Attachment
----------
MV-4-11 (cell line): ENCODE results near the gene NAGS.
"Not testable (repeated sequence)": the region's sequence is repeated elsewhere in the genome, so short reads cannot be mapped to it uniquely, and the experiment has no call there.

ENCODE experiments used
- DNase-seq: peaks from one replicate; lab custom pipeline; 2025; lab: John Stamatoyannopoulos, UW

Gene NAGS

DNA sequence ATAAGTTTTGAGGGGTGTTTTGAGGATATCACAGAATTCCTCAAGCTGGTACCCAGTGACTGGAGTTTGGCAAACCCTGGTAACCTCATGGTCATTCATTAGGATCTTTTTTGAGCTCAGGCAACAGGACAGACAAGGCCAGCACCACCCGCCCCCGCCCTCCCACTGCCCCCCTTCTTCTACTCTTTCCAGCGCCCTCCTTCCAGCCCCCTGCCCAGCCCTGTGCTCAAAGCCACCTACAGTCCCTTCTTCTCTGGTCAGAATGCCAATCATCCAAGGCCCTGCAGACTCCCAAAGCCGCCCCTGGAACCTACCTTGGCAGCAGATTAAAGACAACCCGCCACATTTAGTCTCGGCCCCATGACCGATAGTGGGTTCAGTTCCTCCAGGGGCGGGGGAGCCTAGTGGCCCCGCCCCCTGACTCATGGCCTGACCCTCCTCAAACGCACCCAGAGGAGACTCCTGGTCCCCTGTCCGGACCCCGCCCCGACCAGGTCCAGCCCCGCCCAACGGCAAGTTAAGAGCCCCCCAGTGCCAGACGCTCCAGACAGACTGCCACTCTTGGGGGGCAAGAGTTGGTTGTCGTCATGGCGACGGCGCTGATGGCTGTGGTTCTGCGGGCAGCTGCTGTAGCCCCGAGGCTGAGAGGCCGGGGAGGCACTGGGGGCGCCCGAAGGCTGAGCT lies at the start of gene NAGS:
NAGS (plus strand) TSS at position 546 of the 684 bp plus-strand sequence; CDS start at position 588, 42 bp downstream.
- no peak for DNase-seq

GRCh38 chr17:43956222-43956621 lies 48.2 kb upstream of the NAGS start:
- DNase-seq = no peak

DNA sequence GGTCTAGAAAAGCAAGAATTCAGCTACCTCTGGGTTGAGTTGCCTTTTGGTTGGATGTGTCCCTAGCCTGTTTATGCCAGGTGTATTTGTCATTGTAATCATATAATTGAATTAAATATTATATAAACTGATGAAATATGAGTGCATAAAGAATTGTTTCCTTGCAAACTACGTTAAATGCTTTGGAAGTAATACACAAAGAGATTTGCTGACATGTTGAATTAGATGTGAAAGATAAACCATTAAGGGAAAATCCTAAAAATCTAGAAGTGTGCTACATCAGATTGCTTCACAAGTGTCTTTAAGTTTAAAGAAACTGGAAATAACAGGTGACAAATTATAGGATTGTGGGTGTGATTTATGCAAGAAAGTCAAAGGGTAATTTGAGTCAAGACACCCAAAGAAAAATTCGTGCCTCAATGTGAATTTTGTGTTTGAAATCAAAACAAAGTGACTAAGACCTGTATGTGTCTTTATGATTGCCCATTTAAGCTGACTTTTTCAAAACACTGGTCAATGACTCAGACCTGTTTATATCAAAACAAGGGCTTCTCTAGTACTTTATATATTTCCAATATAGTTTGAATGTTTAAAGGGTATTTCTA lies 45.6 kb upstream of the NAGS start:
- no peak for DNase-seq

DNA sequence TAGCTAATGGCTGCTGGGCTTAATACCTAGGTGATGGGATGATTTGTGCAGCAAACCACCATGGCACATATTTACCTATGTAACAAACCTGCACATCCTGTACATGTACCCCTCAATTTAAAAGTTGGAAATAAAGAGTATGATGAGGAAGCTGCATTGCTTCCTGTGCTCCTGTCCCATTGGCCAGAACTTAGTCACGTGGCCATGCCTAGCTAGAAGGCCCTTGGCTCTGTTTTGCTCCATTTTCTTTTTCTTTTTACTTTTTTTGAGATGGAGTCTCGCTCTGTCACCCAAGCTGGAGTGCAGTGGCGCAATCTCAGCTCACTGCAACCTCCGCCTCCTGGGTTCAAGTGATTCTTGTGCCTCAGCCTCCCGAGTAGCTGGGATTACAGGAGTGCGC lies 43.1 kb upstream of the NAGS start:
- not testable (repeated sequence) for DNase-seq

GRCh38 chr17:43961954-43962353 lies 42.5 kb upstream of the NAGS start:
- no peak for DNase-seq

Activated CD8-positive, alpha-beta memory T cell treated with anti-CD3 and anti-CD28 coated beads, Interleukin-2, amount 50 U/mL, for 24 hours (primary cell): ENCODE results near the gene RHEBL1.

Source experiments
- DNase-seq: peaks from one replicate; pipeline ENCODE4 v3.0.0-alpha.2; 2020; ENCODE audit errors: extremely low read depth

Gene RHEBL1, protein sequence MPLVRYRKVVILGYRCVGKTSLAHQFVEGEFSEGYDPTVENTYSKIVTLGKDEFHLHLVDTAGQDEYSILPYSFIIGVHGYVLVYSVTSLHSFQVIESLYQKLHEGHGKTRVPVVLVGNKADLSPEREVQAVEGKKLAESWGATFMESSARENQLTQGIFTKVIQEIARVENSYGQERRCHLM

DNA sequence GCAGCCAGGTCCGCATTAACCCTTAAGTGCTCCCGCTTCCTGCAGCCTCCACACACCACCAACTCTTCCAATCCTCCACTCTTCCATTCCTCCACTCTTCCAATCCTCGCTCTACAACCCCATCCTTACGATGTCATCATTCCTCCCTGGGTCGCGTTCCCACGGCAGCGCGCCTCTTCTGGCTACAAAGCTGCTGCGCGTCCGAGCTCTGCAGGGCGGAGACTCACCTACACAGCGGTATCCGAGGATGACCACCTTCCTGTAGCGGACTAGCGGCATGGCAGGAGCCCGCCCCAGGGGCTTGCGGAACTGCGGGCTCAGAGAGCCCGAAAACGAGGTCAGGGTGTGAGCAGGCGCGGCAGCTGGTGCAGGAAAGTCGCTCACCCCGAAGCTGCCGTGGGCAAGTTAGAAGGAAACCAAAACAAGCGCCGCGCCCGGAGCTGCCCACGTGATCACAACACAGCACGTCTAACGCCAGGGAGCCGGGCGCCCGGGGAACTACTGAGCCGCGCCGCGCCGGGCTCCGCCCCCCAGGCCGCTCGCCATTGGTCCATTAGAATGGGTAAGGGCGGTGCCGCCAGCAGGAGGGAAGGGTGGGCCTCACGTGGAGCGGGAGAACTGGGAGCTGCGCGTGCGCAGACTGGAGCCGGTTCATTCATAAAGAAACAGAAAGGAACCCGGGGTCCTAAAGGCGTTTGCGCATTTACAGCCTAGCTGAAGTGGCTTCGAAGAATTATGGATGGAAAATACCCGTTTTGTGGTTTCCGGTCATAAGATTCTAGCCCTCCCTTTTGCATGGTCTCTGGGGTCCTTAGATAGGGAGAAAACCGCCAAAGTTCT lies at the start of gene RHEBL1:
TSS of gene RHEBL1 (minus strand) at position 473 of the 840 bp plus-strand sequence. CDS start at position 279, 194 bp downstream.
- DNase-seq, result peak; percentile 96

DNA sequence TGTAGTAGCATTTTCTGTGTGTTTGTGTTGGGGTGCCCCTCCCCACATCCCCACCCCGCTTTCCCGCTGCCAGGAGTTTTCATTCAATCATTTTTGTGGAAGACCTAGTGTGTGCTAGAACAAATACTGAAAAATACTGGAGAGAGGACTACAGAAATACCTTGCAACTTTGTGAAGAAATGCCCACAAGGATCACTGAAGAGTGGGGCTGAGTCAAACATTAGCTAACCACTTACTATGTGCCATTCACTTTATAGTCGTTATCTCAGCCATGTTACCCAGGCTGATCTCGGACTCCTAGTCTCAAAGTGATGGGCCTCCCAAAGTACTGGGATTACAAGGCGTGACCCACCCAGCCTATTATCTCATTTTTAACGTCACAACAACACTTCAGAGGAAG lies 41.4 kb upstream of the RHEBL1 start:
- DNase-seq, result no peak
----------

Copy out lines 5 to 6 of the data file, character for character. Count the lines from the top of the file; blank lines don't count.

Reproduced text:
Gene NAGS

DNA sequence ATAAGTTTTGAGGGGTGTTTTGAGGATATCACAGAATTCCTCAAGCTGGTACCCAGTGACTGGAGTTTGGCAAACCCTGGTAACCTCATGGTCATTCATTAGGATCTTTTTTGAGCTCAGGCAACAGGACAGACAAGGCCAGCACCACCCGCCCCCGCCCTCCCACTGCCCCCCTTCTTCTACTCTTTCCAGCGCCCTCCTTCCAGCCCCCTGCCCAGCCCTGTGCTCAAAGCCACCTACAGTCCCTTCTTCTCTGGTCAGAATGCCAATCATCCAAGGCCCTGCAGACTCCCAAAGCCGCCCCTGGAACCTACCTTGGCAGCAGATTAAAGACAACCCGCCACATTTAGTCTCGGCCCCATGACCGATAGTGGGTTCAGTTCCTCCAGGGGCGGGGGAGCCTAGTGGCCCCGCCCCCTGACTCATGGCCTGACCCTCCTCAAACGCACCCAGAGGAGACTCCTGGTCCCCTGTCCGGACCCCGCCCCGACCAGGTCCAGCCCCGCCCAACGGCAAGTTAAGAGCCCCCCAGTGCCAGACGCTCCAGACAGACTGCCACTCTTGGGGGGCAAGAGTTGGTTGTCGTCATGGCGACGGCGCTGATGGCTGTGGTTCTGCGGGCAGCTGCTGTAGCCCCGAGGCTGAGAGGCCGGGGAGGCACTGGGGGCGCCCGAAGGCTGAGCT lies at the start of gene NAGS: